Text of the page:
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[–] mxcviel [S] 0 points 2 points (+2|-0) ago 

Well, I have something for you :) look at that picture: https://imgoat.com/uploads/13d407166e/137443.jpg

You are correct, Karl II bought an established stud of Karst horses together with Lipica (Lipizza in german) village, but that statue in Venice is 100 years older than first Lipizzaner was born - his mother was Karst horse and father was Andalusian horse.

At that time Habsburg Emperor Maximillian II wanted an elite horse for show-up, Habsburgs ruled both Spain and Austria.. so he brought Spanish Andalusians to Austria and his brother Archduke Karl II chose the summer manor of the Trieste bishop in Lipica for the location in 1578.

Before they brought first Spanish horses to breed with Karst horses there in 1581, they did an extensive work on landscape. This is important fact, so I've translated this in English: "In Lipica the meadows and pastures were arranged. For this purpose, the soil of numerous Karst valleys has been brought, so Lipica is still called Green oasis on the stone Karst. Then they started to afforestate. All this was sort of arranged in five years, because as early as 1585 the first manager of the stud farm, Franc Jurko, transmitted the message that a further and unhindered existence of the stud farm was ensured."

=> so different environment was needed for Spanish horses than native ones. This means that native Karst horses were stronger and more endurable, like any old war horse was - smart, fast but also tough. As Karst is Slovene-Slavic word and that parts were always more connected with ports in Trieste and Venice than to inland, I'm sure that the name for the same animal was also Venetic horse. And that name you can follow even before Roman times, when Celts had home in this places.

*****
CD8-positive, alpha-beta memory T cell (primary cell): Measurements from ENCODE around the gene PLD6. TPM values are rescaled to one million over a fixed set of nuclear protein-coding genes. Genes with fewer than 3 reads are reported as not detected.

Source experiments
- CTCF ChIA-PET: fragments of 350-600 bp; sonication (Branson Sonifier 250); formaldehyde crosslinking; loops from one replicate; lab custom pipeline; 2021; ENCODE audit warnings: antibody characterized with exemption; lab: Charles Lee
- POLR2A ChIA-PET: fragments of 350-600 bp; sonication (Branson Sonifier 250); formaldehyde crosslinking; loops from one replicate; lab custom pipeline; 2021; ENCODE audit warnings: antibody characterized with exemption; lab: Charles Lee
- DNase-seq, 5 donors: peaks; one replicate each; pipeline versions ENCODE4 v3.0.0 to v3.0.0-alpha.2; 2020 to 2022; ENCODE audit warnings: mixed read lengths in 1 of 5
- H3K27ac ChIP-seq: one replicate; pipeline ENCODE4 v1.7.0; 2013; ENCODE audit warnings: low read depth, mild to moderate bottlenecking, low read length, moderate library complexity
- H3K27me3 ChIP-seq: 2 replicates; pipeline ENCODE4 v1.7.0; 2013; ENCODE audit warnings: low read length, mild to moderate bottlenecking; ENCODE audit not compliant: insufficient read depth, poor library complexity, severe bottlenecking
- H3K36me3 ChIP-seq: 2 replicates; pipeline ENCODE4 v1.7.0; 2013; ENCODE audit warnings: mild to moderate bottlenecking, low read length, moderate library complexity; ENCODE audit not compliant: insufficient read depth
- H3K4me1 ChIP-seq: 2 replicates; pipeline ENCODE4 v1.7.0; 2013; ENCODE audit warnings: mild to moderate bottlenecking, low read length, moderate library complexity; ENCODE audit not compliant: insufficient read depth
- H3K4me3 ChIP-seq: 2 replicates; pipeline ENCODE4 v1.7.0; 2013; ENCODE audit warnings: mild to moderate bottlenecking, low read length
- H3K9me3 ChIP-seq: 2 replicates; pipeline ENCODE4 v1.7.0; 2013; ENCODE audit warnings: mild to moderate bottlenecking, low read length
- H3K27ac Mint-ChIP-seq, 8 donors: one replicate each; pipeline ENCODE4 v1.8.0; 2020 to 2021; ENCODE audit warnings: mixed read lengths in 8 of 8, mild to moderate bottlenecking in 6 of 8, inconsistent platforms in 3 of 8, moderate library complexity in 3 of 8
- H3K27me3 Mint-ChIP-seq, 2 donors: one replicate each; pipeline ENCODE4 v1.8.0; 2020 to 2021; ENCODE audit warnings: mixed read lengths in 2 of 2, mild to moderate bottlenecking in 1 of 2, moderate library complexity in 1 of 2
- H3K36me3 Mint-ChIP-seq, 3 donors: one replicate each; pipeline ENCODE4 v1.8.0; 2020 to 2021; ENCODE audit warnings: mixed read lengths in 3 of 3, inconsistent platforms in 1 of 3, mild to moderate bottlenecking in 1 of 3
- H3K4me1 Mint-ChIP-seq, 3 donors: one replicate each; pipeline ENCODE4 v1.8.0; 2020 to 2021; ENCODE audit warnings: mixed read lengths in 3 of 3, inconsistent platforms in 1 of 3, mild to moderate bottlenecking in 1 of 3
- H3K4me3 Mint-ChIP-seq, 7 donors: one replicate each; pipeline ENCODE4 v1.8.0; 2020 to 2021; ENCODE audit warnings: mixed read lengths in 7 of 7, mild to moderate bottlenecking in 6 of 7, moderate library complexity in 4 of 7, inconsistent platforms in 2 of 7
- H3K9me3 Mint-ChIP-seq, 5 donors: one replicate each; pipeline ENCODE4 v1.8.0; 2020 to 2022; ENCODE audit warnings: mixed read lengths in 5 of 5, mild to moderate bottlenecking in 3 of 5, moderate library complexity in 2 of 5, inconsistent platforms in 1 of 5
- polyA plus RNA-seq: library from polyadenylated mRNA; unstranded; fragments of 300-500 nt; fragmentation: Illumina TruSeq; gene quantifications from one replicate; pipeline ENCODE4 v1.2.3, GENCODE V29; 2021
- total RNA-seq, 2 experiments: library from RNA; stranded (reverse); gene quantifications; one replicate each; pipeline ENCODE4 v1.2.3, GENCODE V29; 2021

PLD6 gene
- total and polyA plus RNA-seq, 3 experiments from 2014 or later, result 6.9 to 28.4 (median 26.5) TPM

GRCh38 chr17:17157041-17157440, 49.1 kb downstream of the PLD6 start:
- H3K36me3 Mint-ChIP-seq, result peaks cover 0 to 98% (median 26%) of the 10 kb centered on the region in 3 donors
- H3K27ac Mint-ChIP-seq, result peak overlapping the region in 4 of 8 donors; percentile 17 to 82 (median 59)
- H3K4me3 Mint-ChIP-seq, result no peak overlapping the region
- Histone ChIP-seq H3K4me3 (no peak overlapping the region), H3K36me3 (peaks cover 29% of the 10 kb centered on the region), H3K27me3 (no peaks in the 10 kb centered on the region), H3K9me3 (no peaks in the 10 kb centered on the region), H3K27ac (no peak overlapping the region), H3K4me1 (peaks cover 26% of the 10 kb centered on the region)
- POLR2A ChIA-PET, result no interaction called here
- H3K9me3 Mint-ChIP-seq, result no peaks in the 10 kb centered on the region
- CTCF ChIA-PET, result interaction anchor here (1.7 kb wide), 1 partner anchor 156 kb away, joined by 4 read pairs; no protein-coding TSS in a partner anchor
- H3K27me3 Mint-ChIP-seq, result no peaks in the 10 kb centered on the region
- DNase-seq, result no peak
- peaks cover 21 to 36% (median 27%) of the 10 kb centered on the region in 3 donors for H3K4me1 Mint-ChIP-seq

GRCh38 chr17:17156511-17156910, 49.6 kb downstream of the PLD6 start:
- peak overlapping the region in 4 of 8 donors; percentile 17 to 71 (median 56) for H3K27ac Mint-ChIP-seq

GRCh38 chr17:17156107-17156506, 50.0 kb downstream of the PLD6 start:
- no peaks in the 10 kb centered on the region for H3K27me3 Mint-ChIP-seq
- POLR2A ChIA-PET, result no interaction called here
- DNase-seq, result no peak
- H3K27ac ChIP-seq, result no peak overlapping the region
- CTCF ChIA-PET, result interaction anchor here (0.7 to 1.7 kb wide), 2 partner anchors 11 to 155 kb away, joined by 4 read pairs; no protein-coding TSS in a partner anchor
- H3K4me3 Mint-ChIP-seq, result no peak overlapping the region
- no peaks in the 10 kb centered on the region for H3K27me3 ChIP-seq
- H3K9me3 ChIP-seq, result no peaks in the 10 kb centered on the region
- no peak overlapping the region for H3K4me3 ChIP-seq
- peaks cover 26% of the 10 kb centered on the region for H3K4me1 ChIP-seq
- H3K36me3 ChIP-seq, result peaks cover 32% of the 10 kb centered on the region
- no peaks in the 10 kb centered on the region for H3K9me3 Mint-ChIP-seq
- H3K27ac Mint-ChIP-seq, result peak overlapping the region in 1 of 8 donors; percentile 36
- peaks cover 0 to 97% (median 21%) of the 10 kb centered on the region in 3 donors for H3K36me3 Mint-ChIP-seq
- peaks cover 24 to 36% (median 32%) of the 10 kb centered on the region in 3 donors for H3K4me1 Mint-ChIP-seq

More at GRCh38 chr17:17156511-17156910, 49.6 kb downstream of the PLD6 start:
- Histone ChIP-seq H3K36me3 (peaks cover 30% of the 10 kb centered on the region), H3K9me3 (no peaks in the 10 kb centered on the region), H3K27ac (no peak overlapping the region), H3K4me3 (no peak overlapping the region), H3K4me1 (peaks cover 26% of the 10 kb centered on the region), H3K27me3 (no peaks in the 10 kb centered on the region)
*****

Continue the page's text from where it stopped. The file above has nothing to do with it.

So that picture from the old bronze belt buckle from 6-5th century BC shows clash of cultures in this places. Right horse has small feet, that is good for soft grass and desert, but not for stone, uneven ground. The left horse has all the proportions of old Karst horse, or Venetic if you like that name better. Sadly I've slept through all my history classes, as I was more interested in natural science, so I have no clue what swastika sign on that horse is doing there in 500BC in this places, but interesting in that picture is interaction between horses - they seem to be only important intelligent forces to be there and in some conversation, and both humans more like puppets sitting on them. As history repeats maybe I didn't miss much in that boring history classes after all. :)